Soyuz launches Galileo satellite duo
Sen—A Russian-built rocket delivered the latest pair of Galileo satellites for Europe's own space-based global navigation network on Thursday.
The Soyuz-ST-B rocket made a night-time launch from its tropical launch pad in French Guiana on the East Coast of South America at 11:08:10 p.m. local time on Sep. 10, 2015 (02:08 UTC on Sep. 11).
A pair of Galileo satellites is being integrated with the Fregat upper stage (background). Image credit: Arianespace
Under its payload fairing, the vehicle carried a pair of Galileo navigation satellites for the European alternative to the American Global Positioning System, GPS.
The latest duo represents the 5th and 6th Full Operational Capacity (FOC) satellites of the Galileo constellation. However counting four In-Orbit Validation Satellites (IOV), launched in 2011 and 2012, the Galileo network has now grown to ten satellites. Continuing a tradition started last year, the latest pair were nick-named Alba and Oriana after children who won a 2011 painting contest organised by the European Commission. The same organization also sponsors the Galileo constellation, which should include 24 primary and six backup satellites as early as 2020, the project officials said shortly before this latest mission went under way.
This was the third Soyuz launch with FOC satellites and yet another such mission is currently planned for December of this year. Soyuz also delivered two experimental Galileo satellites in 2005 and 2008.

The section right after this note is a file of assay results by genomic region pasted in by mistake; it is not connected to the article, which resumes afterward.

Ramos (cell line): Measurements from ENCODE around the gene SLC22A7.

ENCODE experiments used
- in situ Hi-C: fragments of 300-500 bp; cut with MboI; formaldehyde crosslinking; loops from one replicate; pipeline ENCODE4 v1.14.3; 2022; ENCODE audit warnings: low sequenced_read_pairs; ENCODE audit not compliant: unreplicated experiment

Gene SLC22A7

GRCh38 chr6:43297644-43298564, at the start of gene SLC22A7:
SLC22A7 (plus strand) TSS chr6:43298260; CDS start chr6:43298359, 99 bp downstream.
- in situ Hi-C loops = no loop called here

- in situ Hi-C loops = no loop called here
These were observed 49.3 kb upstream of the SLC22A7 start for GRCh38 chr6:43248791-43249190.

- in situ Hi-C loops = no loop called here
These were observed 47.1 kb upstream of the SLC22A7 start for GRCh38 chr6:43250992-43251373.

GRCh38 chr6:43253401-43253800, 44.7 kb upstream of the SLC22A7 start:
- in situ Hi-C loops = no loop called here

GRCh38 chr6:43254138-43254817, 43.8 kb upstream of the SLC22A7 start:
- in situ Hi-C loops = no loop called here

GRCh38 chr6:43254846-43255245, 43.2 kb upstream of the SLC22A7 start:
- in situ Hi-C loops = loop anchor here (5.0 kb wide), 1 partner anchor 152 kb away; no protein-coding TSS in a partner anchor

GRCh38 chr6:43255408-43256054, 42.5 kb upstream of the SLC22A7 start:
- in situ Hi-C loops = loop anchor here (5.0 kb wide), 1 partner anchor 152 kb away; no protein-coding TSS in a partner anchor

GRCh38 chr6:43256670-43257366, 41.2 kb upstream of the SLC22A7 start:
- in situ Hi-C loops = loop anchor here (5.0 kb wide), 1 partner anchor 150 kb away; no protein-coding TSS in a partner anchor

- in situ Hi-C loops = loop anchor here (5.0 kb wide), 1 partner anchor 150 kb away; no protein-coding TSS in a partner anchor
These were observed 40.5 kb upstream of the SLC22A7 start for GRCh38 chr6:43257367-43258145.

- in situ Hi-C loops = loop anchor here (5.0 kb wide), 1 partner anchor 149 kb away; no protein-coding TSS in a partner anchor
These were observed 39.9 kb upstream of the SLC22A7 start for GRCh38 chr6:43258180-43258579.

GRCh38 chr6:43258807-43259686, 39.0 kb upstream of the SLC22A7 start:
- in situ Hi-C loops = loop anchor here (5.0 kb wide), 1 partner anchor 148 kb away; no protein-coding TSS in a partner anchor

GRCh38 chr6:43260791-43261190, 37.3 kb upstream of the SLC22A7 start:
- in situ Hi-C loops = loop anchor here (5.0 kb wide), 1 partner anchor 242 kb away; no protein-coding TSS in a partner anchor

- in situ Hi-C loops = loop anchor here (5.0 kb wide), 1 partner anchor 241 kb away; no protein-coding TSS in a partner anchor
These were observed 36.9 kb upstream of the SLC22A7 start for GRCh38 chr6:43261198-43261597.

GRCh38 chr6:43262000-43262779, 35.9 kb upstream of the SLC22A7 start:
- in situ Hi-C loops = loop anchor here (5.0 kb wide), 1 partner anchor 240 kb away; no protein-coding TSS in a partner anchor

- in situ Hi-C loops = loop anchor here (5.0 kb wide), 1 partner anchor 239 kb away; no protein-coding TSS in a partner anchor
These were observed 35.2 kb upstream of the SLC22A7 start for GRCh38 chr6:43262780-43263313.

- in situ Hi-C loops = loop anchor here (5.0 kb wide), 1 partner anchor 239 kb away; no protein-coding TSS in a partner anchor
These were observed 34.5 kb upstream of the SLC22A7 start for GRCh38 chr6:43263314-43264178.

Beginning next year, Europe's heavy Ariane-5 rocket will take over the delivery of 12 remaining satellites, carrying four spacecraft at a time. According to European officials, with only half of the satellites in place, the Galileo network will already be able to deliver services to users on the ground.
Each Galileo FOC satellite has a mass of around 750 kg and is designed to operate in space for at least 12 years. The spacecraft are assembled by OHB Systems in Bremen, Germany, and their navigational payloads are built by the British firm Surrey Satellite Technology, a subsidiary of Airbus Defence and Space.
During the latest launch, the Soyuz headed northeast across the Atlantic to align its trajectory with an orbit inclined 57.39° toward the Equator. Four boosters of the first stage separated nearly two minutes after the liftoff at an altitude of 45 km and the core booster of the second stage was dropped four minutes 48 seconds into the flight, as the rocket flew 150 km above the Earth's surface.
Following the separation of the third stage, the Fregat space tug took over the powered flight with its first engine firing delivering the pair of satellites into an initial parking orbit 23 minutes after the liftoff. The stack then climbed passively until it reached an apogee (the highest point) of the orbit three hours 38 minutes into the flight. The Fregat then fired again, making the orbit circular at an altitude of 23,522 km above the Earth. Five minutes after the completion of the burn, both satellites were released in opposite directions from their payload dispenser.
It was the 12th launch of the Soyuz rocket from its launch site in French Guiana and the 11th mission for this family of Russian rockets this year. A total of 48 orbital launch attempts have been made so far in 2015 from spaceports around the world including three failures.